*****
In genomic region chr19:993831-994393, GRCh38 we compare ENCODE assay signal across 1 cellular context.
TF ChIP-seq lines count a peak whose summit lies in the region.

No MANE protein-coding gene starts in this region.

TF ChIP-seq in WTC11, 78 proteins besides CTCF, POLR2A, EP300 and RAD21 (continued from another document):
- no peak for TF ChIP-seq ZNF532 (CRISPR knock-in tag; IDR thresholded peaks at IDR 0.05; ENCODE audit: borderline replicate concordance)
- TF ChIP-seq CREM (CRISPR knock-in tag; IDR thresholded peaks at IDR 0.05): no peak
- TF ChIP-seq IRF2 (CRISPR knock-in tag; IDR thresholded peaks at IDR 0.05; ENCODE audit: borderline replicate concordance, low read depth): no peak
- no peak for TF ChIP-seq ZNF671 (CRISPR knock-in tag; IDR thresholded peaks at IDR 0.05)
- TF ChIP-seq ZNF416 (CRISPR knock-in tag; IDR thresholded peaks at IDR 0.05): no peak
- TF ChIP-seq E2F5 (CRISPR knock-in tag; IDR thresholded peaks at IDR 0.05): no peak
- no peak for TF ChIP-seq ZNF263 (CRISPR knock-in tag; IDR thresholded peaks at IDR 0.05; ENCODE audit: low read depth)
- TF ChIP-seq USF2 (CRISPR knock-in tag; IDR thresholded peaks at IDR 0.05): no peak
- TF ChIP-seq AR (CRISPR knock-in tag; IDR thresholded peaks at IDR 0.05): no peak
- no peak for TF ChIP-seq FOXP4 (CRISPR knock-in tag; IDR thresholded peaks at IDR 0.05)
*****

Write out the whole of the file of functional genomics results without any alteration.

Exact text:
In genomic region chr19:993831-994393, GRCh38 we compare ENCODE assay signal across 1 cellular context.
TF ChIP-seq lines count a peak whose summit lies in the region.

No MANE protein-coding gene starts in this region.

TF ChIP-seq in WTC11, 78 proteins besides CTCF, POLR2A, EP300 and RAD21 (continued from another document):
- no peak for TF ChIP-seq ZNF532 (CRISPR knock-in tag; IDR thresholded peaks at IDR 0.05; ENCODE audit: borderline replicate concordance)
- TF ChIP-seq CREM (CRISPR knock-in tag; IDR thresholded peaks at IDR 0.05): no peak
- TF ChIP-seq IRF2 (CRISPR knock-in tag; IDR thresholded peaks at IDR 0.05; ENCODE audit: borderline replicate concordance, low read depth): no peak
- no peak for TF ChIP-seq ZNF671 (CRISPR knock-in tag; IDR thresholded peaks at IDR 0.05)
- TF ChIP-seq ZNF416 (CRISPR knock-in tag; IDR thresholded peaks at IDR 0.05): no peak
- TF ChIP-seq E2F5 (CRISPR knock-in tag; IDR thresholded peaks at IDR 0.05): no peak
- no peak for TF ChIP-seq ZNF263 (CRISPR knock-in tag; IDR thresholded peaks at IDR 0.05; ENCODE audit: low read depth)
- TF ChIP-seq USF2 (CRISPR knock-in tag; IDR thresholded peaks at IDR 0.05): no peak
- TF ChIP-seq AR (CRISPR knock-in tag; IDR thresholded peaks at IDR 0.05): no peak
- no peak for TF ChIP-seq FOXP4 (CRISPR knock-in tag; IDR thresholded peaks at IDR 0.05)